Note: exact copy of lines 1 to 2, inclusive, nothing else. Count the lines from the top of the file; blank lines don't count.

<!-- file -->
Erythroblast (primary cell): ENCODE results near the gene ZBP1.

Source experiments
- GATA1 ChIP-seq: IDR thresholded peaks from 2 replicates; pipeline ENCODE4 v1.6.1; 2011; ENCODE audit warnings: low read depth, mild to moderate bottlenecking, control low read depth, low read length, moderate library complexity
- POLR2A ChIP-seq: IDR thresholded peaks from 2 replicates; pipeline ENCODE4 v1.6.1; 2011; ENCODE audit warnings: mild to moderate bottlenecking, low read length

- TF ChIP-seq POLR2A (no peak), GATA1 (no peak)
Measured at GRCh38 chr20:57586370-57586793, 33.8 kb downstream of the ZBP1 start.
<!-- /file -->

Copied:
Erythroblast (primary cell): ENCODE results near the gene ZBP1.

Source experiments